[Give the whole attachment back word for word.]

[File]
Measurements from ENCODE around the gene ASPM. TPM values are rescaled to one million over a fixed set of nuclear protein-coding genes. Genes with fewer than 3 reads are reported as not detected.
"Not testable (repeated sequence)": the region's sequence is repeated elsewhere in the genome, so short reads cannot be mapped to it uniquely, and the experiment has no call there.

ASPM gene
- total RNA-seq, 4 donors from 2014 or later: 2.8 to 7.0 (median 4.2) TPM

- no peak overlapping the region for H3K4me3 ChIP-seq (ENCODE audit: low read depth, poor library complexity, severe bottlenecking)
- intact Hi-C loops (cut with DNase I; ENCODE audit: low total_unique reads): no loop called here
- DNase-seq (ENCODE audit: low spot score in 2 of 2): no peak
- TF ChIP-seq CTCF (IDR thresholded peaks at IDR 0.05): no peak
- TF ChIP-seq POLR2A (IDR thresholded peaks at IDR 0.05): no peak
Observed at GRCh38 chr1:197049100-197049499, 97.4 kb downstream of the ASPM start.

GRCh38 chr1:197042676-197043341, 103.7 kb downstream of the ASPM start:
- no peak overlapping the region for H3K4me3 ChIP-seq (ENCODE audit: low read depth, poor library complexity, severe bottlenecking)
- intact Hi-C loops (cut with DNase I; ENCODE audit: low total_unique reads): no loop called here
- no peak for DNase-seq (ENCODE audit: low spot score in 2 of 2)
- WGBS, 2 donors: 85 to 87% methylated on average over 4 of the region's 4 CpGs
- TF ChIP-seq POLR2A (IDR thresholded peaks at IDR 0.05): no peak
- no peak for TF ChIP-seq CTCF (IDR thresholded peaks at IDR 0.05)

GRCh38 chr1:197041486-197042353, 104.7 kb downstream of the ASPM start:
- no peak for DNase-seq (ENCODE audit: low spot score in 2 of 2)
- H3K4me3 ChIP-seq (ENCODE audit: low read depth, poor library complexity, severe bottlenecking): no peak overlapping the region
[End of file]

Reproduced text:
Measurements from ENCODE around the gene ASPM. TPM values are rescaled to one million over a fixed set of nuclear protein-coding genes. Genes with fewer than 3 reads are reported as not detected.
"Not testable (repeated sequence)": the region's sequence is repeated elsewhere in the genome, so short reads cannot be mapped to it uniquely, and the experiment has no call there.

ASPM gene
- total RNA-seq, 4 donors from 2014 or later: 2.8 to 7.0 (median 4.2) TPM

- no peak overlapping the region for H3K4me3 ChIP-seq (ENCODE audit: low read depth, poor library complexity, severe bottlenecking)
- intact Hi-C loops (cut with DNase I; ENCODE audit: low total_unique reads): no loop called here
- DNase-seq (ENCODE audit: low spot score in 2 of 2): no peak
- TF ChIP-seq CTCF (IDR thresholded peaks at IDR 0.05): no peak
- TF ChIP-seq POLR2A (IDR thresholded peaks at IDR 0.05): no peak
Observed at GRCh38 chr1:197049100-197049499, 97.4 kb downstream of the ASPM start.

GRCh38 chr1:197042676-197043341, 103.7 kb downstream of the ASPM start:
- no peak overlapping the region for H3K4me3 ChIP-seq (ENCODE audit: low read depth, poor library complexity, severe bottlenecking)
- intact Hi-C loops (cut with DNase I; ENCODE audit: low total_unique reads): no loop called here
- no peak for DNase-seq (ENCODE audit: low spot score in 2 of 2)
- WGBS, 2 donors: 85 to 87% methylated on average over 4 of the region's 4 CpGs
- TF ChIP-seq POLR2A (IDR thresholded peaks at IDR 0.05): no peak
- no peak for TF ChIP-seq CTCF (IDR thresholded peaks at IDR 0.05)

GRCh38 chr1:197041486-197042353, 104.7 kb downstream of the ASPM start:
- no peak for DNase-seq (ENCODE audit: low spot score in 2 of 2)
- H3K4me3 ChIP-seq (ENCODE audit: low read depth, poor library complexity, severe bottlenecking): no peak overlapping the region